Britney Spears is breaking her silence over her ongoing conservatorship battle. Or at least she will be, now that she’s finally scheduled to address the court herself in June.
Samuel D. Ingham, the lawyer representing Spears in the months-long battle, told the court on April 27 that the 39-year-old pop star would like the chance to “address the court directly” after previously revealing through her legal team that she wishes to remove her father, Jamie Spears, as conservator of her and her $60 million estate.
She’ll get that chance on June 23 in another hearing, but at time of press it’s not clear exactly what she will say. One thing is for sure though, and that’s that fans who have been following this story will be all ears.
Sources close to Spears told TMZ that she is "angry at her dad and has virtually no interaction with him anymore."
Another source added that the singer hasn't been specific about what she wants to say to the judge, but it's more likely than not she wants her dad out of the conservatorship entirely.
The outlet reports that unless they talk about the singer's medical condition, the hearing should be open to the media and the public and everyone can watch the hearing on zoom.
Spears has been under a court-approved conservatorship for the past 13 years. Over the past year or so though, as the singer fights to remove herself from under her father’s control, the #FreeBritney movement has been swelling as fans dissect every social media post and dig further into the story to figure out whether Brit is actually okay.
Fans who have only been casually paying attention to the entire thing got their own earful in February when the New York Times Presents put together the documentary Framing Britney Spears (stream now on Crave).
The film traces the conservatorship’s timeline and delves into how Spears was treated by the media and paparazzi while growing up in the spotlight. It also includes interviews from some of those who knew Spears and her family during her rise to fame. Spears herself declined to participate.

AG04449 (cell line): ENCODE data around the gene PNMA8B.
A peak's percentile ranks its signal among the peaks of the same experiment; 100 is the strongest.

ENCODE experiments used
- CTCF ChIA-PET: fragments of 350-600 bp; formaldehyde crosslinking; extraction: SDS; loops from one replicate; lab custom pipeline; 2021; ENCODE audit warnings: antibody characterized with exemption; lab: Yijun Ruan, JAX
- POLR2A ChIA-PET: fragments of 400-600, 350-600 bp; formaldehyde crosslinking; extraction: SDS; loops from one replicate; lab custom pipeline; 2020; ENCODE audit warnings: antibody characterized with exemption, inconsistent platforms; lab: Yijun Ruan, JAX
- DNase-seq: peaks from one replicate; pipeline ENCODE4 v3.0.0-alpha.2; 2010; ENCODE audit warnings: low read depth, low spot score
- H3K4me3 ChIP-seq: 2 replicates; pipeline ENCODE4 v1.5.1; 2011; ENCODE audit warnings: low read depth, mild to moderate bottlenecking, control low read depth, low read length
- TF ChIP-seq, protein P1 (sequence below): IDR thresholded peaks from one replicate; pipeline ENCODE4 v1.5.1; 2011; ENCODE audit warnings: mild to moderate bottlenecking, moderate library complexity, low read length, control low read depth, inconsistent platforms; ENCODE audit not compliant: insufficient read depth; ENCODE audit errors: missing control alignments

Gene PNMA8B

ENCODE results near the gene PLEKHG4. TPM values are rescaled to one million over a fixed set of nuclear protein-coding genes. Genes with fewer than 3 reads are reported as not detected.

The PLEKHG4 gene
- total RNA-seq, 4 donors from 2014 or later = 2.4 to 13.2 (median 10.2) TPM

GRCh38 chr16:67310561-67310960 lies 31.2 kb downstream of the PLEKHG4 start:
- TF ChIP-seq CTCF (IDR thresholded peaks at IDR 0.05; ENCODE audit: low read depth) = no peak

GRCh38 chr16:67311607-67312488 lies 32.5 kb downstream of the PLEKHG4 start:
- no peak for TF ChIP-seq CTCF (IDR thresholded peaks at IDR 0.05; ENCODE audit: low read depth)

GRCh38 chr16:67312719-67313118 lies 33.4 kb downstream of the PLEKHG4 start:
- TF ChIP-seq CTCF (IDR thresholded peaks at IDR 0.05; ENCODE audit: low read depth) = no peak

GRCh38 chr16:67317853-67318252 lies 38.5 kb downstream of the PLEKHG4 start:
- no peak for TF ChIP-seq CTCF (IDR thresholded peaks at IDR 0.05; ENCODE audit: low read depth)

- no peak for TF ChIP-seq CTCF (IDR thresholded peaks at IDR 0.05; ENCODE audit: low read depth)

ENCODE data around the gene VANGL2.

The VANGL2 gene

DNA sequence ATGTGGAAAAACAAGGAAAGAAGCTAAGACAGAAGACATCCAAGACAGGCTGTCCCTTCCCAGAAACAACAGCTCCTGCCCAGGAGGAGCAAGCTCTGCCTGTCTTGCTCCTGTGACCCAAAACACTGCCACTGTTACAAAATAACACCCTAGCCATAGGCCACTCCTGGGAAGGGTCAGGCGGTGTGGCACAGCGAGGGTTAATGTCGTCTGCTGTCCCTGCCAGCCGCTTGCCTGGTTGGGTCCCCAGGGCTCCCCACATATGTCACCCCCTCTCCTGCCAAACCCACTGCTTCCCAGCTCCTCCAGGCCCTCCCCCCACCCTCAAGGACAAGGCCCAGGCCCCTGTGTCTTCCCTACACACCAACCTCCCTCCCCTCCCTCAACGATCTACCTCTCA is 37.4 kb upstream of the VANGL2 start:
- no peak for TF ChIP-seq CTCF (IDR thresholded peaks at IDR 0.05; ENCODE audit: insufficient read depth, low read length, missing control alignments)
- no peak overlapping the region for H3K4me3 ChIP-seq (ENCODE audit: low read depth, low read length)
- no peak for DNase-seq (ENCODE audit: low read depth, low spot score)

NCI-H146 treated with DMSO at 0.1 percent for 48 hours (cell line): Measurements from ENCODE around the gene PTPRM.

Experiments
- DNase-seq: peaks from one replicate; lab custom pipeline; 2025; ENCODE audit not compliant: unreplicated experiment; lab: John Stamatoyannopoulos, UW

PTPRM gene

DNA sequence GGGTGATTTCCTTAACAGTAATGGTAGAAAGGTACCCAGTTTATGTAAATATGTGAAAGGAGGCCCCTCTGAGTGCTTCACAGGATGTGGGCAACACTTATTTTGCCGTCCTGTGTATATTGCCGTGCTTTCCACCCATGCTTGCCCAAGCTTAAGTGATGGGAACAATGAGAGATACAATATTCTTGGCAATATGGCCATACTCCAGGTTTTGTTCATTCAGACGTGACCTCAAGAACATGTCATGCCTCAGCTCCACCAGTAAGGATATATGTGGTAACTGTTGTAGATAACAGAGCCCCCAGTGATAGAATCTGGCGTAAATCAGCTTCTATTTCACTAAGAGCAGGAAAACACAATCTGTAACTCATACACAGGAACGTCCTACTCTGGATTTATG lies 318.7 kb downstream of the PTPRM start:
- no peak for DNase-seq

“I didn't watch the documentary but from what I did see of it I was embarrassed by the light they put me in,” Spears shared on Instagram on March 30. “I cried for two weeks and well .... I still cry sometimes !!!! I do what I can in my own spirituality with myself to try and keep my own joy ... love ... and happiness.”
It’s as much as Spears has said publicly about any of the controversy surrounding the conservatorship, which means this anticipated court date will be the first time she is addressing it directly.
Since Spears was placed under the conservatorship in 2008, it’s Jamie who has been largely in control. He was initially the co-conservator alongside lawyer Andrew Wallet, however, Wallet resigned from the gig in 2019. Jamie then had to temporarily step aside as the new sole conservator for health reasons in September 2019 and Spears’ care manager, Jodi Montgomery, took his place.
Last November, the court approved Spears’ request to appoint Bessemer Trust as her new co-conservator, although the order still hasn’t taken effect as both sides continue arguing over the language of the decision. Another hearing is scheduled to take place on July 14 to hopefully work through that.
"(Jamie) would love nothing more than to see Britney not need a conservatorship," Jamie’s laywer, Vivian Thoreen, told CNN last month. "Whether or not there is an end to the conservatorship really depends on Britney. If she wants to end her conservatorship, she can file a petition to end it."
[video_embed id='2180248']BEFORE YOU GO: Britney Spears sends a message to her ‘concerned’ fans [/video_embed]